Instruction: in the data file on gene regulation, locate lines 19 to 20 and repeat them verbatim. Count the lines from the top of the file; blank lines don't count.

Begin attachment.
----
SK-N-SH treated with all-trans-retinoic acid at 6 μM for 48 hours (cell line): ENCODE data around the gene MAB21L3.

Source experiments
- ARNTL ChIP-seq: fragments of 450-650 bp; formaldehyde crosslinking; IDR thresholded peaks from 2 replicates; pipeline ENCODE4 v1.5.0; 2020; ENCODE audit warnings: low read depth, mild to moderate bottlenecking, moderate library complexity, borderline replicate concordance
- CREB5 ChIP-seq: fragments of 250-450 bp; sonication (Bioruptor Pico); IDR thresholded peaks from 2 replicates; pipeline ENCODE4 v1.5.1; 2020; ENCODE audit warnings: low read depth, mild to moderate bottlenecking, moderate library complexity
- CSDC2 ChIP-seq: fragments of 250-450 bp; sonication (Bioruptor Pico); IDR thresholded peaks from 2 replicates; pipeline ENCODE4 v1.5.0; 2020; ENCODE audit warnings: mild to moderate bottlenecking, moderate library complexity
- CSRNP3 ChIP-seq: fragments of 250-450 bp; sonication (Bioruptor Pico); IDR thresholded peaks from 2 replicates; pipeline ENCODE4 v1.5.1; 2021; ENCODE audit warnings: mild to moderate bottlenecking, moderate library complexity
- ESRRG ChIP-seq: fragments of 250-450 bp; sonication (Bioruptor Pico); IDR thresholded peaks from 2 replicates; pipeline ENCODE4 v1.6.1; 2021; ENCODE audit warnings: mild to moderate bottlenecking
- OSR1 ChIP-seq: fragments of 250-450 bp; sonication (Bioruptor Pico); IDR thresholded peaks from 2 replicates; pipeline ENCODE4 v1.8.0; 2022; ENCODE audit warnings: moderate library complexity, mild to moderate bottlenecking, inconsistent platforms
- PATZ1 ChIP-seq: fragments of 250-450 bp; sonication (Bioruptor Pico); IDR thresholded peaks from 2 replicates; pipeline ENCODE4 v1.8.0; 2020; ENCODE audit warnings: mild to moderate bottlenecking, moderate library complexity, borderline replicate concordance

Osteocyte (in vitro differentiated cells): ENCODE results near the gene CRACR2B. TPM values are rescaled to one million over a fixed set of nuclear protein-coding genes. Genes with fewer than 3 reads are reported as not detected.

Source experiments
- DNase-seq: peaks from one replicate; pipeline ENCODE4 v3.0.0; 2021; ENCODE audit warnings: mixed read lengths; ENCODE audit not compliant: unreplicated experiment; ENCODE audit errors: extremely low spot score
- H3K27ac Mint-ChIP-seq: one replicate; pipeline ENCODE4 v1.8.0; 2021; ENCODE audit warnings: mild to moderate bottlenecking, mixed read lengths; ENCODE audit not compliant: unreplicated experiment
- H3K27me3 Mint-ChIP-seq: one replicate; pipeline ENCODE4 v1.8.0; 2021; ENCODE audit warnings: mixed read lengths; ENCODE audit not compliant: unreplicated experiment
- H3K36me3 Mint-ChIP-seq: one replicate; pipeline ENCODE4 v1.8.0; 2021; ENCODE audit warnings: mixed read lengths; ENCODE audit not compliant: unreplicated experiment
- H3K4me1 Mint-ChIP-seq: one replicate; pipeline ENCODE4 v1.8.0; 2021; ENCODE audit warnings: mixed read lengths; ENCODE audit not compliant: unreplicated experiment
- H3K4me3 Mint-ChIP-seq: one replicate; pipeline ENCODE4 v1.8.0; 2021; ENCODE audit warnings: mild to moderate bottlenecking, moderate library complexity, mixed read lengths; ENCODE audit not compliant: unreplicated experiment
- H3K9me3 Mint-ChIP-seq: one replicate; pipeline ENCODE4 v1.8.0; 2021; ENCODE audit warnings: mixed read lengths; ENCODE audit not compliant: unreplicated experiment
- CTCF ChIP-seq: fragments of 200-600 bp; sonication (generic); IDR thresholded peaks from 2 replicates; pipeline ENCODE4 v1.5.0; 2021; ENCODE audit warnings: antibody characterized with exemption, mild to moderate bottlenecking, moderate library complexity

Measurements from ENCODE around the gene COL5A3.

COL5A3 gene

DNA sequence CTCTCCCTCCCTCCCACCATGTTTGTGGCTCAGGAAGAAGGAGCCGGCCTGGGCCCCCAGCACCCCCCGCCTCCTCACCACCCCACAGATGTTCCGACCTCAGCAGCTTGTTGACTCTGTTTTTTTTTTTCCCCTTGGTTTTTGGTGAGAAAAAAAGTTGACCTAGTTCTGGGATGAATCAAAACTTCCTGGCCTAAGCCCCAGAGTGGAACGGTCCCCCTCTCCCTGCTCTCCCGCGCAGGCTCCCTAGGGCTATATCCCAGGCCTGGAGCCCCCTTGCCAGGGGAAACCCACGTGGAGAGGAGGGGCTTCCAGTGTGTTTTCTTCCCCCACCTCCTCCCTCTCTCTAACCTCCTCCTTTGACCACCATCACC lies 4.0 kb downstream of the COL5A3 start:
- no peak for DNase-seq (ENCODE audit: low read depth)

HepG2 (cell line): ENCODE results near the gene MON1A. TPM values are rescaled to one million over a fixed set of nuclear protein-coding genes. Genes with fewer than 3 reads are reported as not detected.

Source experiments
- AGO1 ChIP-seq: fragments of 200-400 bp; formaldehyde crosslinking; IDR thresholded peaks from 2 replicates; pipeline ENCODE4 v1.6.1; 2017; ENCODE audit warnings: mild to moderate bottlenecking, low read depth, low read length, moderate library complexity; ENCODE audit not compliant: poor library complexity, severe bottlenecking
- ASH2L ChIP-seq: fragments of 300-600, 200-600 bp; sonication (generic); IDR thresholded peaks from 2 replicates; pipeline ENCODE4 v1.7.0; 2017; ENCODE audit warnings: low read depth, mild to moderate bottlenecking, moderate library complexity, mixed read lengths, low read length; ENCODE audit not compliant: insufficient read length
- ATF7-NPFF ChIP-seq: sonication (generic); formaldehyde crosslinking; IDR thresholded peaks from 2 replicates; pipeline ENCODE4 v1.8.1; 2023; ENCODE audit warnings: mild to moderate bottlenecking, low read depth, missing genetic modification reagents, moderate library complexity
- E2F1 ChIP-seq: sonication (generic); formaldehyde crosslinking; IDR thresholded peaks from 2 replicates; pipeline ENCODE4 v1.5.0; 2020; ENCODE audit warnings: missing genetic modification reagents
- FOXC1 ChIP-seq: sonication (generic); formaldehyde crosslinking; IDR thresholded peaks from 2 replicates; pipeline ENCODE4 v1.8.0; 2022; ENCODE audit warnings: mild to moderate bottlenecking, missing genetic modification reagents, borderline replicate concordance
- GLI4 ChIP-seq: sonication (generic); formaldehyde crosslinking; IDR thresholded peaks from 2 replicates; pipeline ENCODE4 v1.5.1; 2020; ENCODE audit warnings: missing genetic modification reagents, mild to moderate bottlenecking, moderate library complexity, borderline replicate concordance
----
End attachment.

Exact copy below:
- CTCF ChIP-seq: fragments of 200-600 bp; sonication (generic); IDR thresholded peaks from 2 replicates; pipeline ENCODE4 v1.5.0; 2021; ENCODE audit warnings: antibody characterized with exemption, mild to moderate bottlenecking, moderate library complexity

Measurements from ENCODE around the gene COL5A3.